Talk of Twitter ushers in discussion of a more controversial side to Lisitsa’s online activities. She makes no secret of her political views, her vocal support for Russian-backed separatists in Ukraine, and her vilification of the Ukrainian government, sometimes in incendiary and even hair-raising terms. It famously got her dropped by the Toronto Symphony Orchestra from concerts in 2015.
Why does she even voice these opinions? Why not go for a quiet life? Surprisingly, she gives a nervous laugh. “Looking back, many people have told me: just shut up!” So why doesn’t she? “There are some musicians who are purely musicians, and others who are engaged as human beings.” You might guess which camp Lisitsa feels she falls into. “Someone like Richard Strauss always said he was just about pure music – but he was still accused of passively collaborating with the Nazis because he didn’t speak out against them. On the other hand, a composer like Shostakovich could have just shut up and worked with the Soviet state. But he didn’t – and he had trouble all his life as a result. He wasn’t afraid of saying what he felt in his music – and when people heard it, they understood.”
It’s perhaps not surprising that Lisitsa identifies with one of Russian music’s iconic figures – and it’s another, equally iconic Russian composer that she explores in her Edinburgh concert. With Rachmaninov, however, Lisitsa admits to having a complex relationship. It was with a self-financed CD of his four piano concertos with the London Symphony Orchestra that she launched herself onto the international stage. But equally, she’s posted a short YouTube video entitled “I Hate Rachmaninov”, in which she explains how she resented narrow perceptions of his music as a student under pressure to compete in music competitions. “I thought I understood him early on,” she explains, “but with age and life experience, everything changes.”
Rachmaninov’s Third Piano Concerto, which she plays in her Usher Hall concert, is notorious as one of the piano repertoire’s most challenging pieces. “Yes, but its difficulties aren’t just in the notes – although there are so many of them, and so many big chords,” Lisitsa explains. “It’s more difficult emotionally – it’s like a whole life in a piece of music. It’s like one of the big roles in the theatre – like every actor dreams of playing Hamlet. It’s important for musicians to see how they measure up to this larger-than-life masterpiece.”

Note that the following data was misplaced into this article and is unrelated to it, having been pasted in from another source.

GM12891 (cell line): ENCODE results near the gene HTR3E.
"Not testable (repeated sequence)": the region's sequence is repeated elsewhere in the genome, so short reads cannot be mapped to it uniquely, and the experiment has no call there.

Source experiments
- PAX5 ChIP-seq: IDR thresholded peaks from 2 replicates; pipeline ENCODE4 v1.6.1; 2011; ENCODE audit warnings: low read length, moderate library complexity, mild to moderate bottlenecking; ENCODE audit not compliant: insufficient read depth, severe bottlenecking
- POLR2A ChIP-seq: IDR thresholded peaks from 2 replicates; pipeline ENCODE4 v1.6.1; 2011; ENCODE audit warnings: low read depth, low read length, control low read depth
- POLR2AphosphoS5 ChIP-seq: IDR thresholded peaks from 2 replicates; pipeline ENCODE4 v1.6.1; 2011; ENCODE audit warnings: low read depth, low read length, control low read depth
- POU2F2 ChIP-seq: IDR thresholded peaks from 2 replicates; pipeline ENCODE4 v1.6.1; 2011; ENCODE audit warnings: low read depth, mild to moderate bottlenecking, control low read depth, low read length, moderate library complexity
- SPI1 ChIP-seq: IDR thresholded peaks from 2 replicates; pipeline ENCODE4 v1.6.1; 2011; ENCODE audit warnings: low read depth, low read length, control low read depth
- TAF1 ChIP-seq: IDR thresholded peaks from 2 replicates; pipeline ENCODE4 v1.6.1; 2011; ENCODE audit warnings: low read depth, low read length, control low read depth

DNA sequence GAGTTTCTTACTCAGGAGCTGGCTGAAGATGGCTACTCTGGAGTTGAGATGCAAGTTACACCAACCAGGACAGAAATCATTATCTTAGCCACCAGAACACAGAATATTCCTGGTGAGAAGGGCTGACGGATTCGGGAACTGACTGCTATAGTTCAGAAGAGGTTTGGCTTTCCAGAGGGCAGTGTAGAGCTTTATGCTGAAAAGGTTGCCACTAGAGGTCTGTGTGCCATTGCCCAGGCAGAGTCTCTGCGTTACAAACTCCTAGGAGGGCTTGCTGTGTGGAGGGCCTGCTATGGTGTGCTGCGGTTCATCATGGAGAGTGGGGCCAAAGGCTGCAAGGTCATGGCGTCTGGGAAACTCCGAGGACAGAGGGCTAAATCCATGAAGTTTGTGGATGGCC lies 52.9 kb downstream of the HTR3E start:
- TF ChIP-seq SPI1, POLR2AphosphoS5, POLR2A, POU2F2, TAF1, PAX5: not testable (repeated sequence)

And how does she feel she measures up herself? She points to her long and ever-changing relationship with the Concerto, and with Rachmaninov’s music more broadly. “As you go through life, you realise that you don’t only play the composer – the music becomes part of your own history, so there’s always part of you in it too. The piece will change for me throughout my life. Very close to the end of his life, Rachmaninov himself said it was a pity because he’d only just figured out how to play his own music, and now he had to go. I can agree with that too.”
Valentina Lisitsa performs Rachmaninov’s Third Piano Concerto with the Russian State Philharmonic Orchestra under conductor Valery Polyansky at the Usher Hall, Edinburgh, on Sunday, 3pm. For tickets from £12.50 see www.tickets.usherhall.co.uk